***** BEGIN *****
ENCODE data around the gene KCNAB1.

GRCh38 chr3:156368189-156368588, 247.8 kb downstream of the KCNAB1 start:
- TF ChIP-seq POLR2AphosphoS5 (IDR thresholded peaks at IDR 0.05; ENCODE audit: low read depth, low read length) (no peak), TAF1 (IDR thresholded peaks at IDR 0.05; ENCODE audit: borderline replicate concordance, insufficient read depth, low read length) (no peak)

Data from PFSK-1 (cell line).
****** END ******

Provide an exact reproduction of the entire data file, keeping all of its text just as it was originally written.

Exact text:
ENCODE data around the gene KCNAB1.

GRCh38 chr3:156368189-156368588, 247.8 kb downstream of the KCNAB1 start:
- TF ChIP-seq POLR2AphosphoS5 (IDR thresholded peaks at IDR 0.05; ENCODE audit: low read depth, low read length) (no peak), TAF1 (IDR thresholded peaks at IDR 0.05; ENCODE audit: borderline replicate concordance, insufficient read depth, low read length) (no peak)

Data from PFSK-1 (cell line).